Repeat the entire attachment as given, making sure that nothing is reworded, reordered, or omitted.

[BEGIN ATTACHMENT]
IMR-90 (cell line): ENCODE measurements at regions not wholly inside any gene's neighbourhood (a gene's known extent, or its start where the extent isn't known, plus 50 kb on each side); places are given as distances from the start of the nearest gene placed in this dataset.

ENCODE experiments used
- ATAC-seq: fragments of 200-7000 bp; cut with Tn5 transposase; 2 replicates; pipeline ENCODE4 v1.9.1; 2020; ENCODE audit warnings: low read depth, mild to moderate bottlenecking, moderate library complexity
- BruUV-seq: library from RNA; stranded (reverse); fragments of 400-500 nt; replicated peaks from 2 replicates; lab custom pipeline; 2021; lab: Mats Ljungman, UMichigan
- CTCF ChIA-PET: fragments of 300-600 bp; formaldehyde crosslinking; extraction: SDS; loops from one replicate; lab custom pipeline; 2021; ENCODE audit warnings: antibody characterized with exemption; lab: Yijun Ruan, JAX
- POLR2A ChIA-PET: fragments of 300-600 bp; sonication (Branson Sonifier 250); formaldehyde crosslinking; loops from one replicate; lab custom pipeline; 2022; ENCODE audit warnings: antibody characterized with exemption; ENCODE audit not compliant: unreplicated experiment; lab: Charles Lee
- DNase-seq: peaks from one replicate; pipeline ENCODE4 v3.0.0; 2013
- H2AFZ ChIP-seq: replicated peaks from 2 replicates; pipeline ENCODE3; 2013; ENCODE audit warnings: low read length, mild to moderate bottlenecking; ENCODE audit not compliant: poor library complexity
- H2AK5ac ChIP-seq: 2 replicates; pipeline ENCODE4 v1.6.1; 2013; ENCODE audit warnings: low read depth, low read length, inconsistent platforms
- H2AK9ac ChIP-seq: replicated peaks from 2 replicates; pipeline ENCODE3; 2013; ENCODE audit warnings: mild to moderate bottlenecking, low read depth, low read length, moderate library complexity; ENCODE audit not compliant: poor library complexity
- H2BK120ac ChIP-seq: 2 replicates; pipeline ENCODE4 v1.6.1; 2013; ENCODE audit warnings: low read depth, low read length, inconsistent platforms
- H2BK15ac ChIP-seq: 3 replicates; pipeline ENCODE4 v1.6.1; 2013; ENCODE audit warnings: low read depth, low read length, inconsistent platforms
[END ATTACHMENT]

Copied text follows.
IMR-90 (cell line): ENCODE measurements at regions not wholly inside any gene's neighbourhood (a gene's known extent, or its start where the extent isn't known, plus 50 kb on each side); places are given as distances from the start of the nearest gene placed in this dataset.

ENCODE experiments used
- ATAC-seq: fragments of 200-7000 bp; cut with Tn5 transposase; 2 replicates; pipeline ENCODE4 v1.9.1; 2020; ENCODE audit warnings: low read depth, mild to moderate bottlenecking, moderate library complexity
- BruUV-seq: library from RNA; stranded (reverse); fragments of 400-500 nt; replicated peaks from 2 replicates; lab custom pipeline; 2021; lab: Mats Ljungman, UMichigan
- CTCF ChIA-PET: fragments of 300-600 bp; formaldehyde crosslinking; extraction: SDS; loops from one replicate; lab custom pipeline; 2021; ENCODE audit warnings: antibody characterized with exemption; lab: Yijun Ruan, JAX
- POLR2A ChIA-PET: fragments of 300-600 bp; sonication (Branson Sonifier 250); formaldehyde crosslinking; loops from one replicate; lab custom pipeline; 2022; ENCODE audit warnings: antibody characterized with exemption; ENCODE audit not compliant: unreplicated experiment; lab: Charles Lee
- DNase-seq: peaks from one replicate; pipeline ENCODE4 v3.0.0; 2013
- H2AFZ ChIP-seq: replicated peaks from 2 replicates; pipeline ENCODE3; 2013; ENCODE audit warnings: low read length, mild to moderate bottlenecking; ENCODE audit not compliant: poor library complexity
- H2AK5ac ChIP-seq: 2 replicates; pipeline ENCODE4 v1.6.1; 2013; ENCODE audit warnings: low read depth, low read length, inconsistent platforms
- H2AK9ac ChIP-seq: replicated peaks from 2 replicates; pipeline ENCODE3; 2013; ENCODE audit warnings: mild to moderate bottlenecking, low read depth, low read length, moderate library complexity; ENCODE audit not compliant: poor library complexity
- H2BK120ac ChIP-seq: 2 replicates; pipeline ENCODE4 v1.6.1; 2013; ENCODE audit warnings: low read depth, low read length, inconsistent platforms
- H2BK15ac ChIP-seq: 3 replicates; pipeline ENCODE4 v1.6.1; 2013; ENCODE audit warnings: low read depth, low read length, inconsistent platforms